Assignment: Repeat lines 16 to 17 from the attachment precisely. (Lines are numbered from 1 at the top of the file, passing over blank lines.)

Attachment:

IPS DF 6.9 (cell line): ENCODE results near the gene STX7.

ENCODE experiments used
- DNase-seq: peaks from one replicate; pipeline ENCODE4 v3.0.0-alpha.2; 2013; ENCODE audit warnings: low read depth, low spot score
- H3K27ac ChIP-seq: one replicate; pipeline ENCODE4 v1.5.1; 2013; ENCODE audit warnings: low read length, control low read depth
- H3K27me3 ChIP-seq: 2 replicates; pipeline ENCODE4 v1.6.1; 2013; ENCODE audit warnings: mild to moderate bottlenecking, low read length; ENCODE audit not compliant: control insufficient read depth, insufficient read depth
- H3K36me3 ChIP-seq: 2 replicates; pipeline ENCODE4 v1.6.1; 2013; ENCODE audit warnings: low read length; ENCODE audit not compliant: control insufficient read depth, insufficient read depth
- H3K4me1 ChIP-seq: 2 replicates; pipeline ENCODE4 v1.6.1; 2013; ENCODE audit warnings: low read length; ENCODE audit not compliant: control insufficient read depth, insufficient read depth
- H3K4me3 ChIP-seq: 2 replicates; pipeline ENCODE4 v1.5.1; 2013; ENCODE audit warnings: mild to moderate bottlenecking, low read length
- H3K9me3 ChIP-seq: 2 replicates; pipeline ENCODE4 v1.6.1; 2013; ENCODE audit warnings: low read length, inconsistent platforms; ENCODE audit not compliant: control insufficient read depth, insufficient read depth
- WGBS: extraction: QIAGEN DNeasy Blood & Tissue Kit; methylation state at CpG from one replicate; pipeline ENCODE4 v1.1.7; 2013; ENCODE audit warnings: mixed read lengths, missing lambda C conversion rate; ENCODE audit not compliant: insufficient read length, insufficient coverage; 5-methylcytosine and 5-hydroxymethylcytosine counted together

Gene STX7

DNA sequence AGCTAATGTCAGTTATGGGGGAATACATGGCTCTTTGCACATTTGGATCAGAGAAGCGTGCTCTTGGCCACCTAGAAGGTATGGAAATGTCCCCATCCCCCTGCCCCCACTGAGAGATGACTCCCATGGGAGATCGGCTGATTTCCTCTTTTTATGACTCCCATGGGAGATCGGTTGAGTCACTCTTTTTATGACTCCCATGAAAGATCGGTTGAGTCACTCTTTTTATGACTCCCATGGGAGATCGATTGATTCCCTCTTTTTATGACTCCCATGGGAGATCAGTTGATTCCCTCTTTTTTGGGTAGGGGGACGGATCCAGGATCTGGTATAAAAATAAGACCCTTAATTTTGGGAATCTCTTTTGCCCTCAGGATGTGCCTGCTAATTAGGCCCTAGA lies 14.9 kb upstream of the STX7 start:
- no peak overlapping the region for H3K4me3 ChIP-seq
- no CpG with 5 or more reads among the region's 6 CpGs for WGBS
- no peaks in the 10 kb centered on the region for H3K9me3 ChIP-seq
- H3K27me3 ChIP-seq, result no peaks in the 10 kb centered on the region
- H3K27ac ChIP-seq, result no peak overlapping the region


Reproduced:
- H3K27me3 ChIP-seq, result no peaks in the 10 kb centered on the region
- H3K27ac ChIP-seq, result no peak overlapping the region